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Standard Roses

You may have seen these labeled as tree roses. Basically these are a grafted combination of two plants. Usually it will be a large flowering breed (hybrid tea or English) combined with a long stemmed multiflora as the base. People in milder climates may get a Dr. Huey on the bottom.

Standard Roses
A few of the standard roses and climbers in our back garden.

The term is believed to have come from 1800s England, when Victorian gardeners were first making these creations in the royal gardens. Back then they were called rose standards. This term was later reversed to be the term often heard today. They were first used before that period though, probably in the late 1700s. Besides British growers, German gardeners in the mid to late 1800s also grew them extensively. Today you'll find the English David Austin varieties remain very popular for these.

Use these rose to give your garden a variety of height. They can look very impressive when mixed in with some tightly manicured small shrubs or groundcovers. You can plant them in rows along a walkway, or are great for a lawn where a typical tree would be too big or unwieldy.

Most standards go from about four to six feet high. Recently, there has been an influx of dwarf varieties, which only get about 12 inches high or so. I'm not quite sure what the point of those are, but evidently some gardeners like them!

The issue with standard roses is that the grafting can make them weak. Specifically, winterizing is the main problem. Any climates where the temperature will drop below 0 F or so will be a problem for these. Unless you have indoor storage or can fully cover them, they might not survive the harshest winters. In most cases, they are best left for a mild or warm-weather clime.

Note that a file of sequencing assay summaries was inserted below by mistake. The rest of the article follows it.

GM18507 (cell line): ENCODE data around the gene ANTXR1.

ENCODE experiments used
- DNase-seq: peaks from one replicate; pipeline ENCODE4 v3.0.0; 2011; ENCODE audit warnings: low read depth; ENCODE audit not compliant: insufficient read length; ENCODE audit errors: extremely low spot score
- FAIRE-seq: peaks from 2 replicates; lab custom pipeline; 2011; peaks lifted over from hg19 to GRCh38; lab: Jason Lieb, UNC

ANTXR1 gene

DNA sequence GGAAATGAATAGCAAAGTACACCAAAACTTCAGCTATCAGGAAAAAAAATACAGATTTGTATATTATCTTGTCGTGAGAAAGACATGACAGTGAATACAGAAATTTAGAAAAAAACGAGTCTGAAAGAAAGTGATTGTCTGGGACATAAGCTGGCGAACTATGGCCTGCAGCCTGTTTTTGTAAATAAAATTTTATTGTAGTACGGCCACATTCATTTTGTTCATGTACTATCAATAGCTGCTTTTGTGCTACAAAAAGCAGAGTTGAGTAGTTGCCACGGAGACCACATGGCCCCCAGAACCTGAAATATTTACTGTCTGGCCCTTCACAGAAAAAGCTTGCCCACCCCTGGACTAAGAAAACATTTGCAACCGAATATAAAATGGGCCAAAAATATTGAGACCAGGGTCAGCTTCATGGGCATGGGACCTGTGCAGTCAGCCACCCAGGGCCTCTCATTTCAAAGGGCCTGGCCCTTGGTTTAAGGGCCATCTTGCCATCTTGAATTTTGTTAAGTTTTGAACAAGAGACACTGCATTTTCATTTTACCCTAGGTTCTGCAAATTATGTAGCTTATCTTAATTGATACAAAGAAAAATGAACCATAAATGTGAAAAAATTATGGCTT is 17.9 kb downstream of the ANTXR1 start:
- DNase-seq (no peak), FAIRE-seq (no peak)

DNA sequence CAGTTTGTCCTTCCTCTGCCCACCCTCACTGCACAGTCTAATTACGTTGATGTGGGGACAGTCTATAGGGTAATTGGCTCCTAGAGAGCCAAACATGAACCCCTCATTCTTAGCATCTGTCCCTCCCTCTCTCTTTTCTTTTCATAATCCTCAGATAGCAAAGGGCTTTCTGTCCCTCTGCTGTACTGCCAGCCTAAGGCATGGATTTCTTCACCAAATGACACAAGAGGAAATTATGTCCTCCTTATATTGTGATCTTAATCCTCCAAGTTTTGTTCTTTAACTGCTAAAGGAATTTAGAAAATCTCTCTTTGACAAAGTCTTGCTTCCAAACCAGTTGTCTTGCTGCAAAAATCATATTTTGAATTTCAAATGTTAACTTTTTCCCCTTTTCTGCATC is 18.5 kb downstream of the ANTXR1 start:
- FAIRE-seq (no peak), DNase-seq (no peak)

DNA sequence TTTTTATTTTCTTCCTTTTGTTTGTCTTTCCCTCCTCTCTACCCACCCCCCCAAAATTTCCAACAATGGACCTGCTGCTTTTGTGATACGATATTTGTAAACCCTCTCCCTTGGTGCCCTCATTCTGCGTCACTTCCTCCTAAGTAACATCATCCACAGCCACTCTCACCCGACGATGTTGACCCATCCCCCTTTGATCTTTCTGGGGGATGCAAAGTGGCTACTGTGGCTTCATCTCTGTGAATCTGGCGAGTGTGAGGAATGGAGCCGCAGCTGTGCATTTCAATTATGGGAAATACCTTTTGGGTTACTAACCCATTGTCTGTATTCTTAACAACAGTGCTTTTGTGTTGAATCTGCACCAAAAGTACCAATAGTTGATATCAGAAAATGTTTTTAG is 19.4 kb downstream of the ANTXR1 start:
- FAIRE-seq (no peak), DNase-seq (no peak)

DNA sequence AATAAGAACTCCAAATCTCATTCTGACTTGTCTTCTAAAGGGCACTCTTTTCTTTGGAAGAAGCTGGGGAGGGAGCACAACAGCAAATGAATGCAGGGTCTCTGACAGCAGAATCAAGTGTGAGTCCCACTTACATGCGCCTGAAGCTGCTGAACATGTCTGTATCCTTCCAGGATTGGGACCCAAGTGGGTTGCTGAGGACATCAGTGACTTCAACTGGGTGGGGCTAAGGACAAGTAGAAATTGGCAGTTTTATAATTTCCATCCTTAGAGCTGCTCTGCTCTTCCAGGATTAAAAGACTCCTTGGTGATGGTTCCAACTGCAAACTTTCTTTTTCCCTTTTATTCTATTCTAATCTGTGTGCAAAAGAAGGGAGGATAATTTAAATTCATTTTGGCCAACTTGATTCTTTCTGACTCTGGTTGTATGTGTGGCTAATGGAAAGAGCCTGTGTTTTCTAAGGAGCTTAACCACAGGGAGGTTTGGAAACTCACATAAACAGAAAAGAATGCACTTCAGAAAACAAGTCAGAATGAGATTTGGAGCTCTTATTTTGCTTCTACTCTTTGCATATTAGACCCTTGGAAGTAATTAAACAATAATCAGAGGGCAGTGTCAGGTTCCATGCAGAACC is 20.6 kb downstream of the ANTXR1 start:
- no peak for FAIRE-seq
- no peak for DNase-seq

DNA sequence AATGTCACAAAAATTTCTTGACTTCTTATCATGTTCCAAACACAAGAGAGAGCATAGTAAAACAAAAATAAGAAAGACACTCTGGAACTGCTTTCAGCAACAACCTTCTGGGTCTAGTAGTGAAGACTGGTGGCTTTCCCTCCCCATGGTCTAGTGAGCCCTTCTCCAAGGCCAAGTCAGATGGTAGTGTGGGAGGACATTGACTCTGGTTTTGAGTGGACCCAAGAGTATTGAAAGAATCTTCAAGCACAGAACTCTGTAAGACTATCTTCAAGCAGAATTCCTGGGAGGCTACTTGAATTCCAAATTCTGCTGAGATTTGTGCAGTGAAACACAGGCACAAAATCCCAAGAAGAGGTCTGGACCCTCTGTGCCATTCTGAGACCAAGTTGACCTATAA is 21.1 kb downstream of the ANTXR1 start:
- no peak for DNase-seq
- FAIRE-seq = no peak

Roses By Type

Wild roses, Hybrids, climbers, miniatures and more. Make some sense of the multitude of rose varieties with our handy guides.

Wild Roses
Wild or species roses. They have a natural simple beauty, with their plain 5 petal flowers and vibrant red hips.
Old Fashioned
This includes varieties such as Alba, Damask, Gallica, Hybrid Perpetual, Bourbons, Moss, and many more.
Hybrid Tea
Probably the most popular type in use today. Orignally created by crossing Hybrid Perpetuals and Tea roses.
Climbing Roses
The climbers are not a variety, they can come from different families such as HT's, Floribundas, Antiques etc.
Rambling Roses
Similar habit to the climbers, but with a few subtle (and important to remember) differences between them.
Well known for their prolific sprays of flowers, the floribundas are a very popular garden choice.
Ground Covers
This encompasses varieties such as the Knockout, Drift, and Star roses. Generally very easy care.
A great way to bring your roses indoors or onto the patio. And with a low price, you can have as many as you want!
English Roses
One of the best loved varieties, David Austin's English roses are a must have for your garden.
Shrub Roses
This class is a "catch all" for roses that just don't fit other catagories. A bit of a cop out really!
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